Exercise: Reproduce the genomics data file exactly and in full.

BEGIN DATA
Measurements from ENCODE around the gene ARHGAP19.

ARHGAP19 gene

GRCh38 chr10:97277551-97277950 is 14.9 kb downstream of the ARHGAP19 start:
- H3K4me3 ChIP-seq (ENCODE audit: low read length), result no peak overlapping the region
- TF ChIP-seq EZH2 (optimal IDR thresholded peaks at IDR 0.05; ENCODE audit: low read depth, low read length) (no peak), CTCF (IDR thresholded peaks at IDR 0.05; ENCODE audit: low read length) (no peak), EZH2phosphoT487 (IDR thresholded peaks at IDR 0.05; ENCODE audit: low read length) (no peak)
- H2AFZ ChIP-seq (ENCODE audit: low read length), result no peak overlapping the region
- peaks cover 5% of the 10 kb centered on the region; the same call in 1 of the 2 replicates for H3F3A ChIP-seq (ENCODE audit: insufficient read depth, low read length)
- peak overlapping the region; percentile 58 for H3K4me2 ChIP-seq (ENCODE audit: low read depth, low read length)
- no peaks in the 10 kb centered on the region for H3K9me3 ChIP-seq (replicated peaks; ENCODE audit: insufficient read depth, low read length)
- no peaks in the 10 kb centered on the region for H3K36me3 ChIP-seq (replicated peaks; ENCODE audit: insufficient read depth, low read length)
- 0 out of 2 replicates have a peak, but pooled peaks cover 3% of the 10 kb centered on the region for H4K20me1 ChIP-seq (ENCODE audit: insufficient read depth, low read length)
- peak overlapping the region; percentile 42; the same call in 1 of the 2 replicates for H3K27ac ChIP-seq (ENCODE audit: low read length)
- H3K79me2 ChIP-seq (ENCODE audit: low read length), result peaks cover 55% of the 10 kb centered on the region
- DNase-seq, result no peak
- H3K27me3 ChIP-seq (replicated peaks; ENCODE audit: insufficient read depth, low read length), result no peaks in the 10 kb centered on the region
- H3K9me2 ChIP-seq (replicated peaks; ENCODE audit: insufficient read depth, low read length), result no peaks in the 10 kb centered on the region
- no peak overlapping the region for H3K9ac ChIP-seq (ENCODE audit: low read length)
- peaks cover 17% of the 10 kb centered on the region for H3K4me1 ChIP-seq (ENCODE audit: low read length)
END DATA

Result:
Measurements from ENCODE around the gene ARHGAP19.

ARHGAP19 gene

GRCh38 chr10:97277551-97277950 is 14.9 kb downstream of the ARHGAP19 start:
- H3K4me3 ChIP-seq (ENCODE audit: low read length), result no peak overlapping the region
- TF ChIP-seq EZH2 (optimal IDR thresholded peaks at IDR 0.05; ENCODE audit: low read depth, low read length) (no peak), CTCF (IDR thresholded peaks at IDR 0.05; ENCODE audit: low read length) (no peak), EZH2phosphoT487 (IDR thresholded peaks at IDR 0.05; ENCODE audit: low read length) (no peak)
- H2AFZ ChIP-seq (ENCODE audit: low read length), result no peak overlapping the region
- peaks cover 5% of the 10 kb centered on the region; the same call in 1 of the 2 replicates for H3F3A ChIP-seq (ENCODE audit: insufficient read depth, low read length)
- peak overlapping the region; percentile 58 for H3K4me2 ChIP-seq (ENCODE audit: low read depth, low read length)
- no peaks in the 10 kb centered on the region for H3K9me3 ChIP-seq (replicated peaks; ENCODE audit: insufficient read depth, low read length)
- no peaks in the 10 kb centered on the region for H3K36me3 ChIP-seq (replicated peaks; ENCODE audit: insufficient read depth, low read length)
- 0 out of 2 replicates have a peak, but pooled peaks cover 3% of the 10 kb centered on the region for H4K20me1 ChIP-seq (ENCODE audit: insufficient read depth, low read length)
- peak overlapping the region; percentile 42; the same call in 1 of the 2 replicates for H3K27ac ChIP-seq (ENCODE audit: low read length)
- H3K79me2 ChIP-seq (ENCODE audit: low read length), result peaks cover 55% of the 10 kb centered on the region
- DNase-seq, result no peak
- H3K27me3 ChIP-seq (replicated peaks; ENCODE audit: insufficient read depth, low read length), result no peaks in the 10 kb centered on the region
- H3K9me2 ChIP-seq (replicated peaks; ENCODE audit: insufficient read depth, low read length), result no peaks in the 10 kb centered on the region
- no peak overlapping the region for H3K9ac ChIP-seq (ENCODE audit: low read length)
- peaks cover 17% of the 10 kb centered on the region for H3K4me1 ChIP-seq (ENCODE audit: low read length)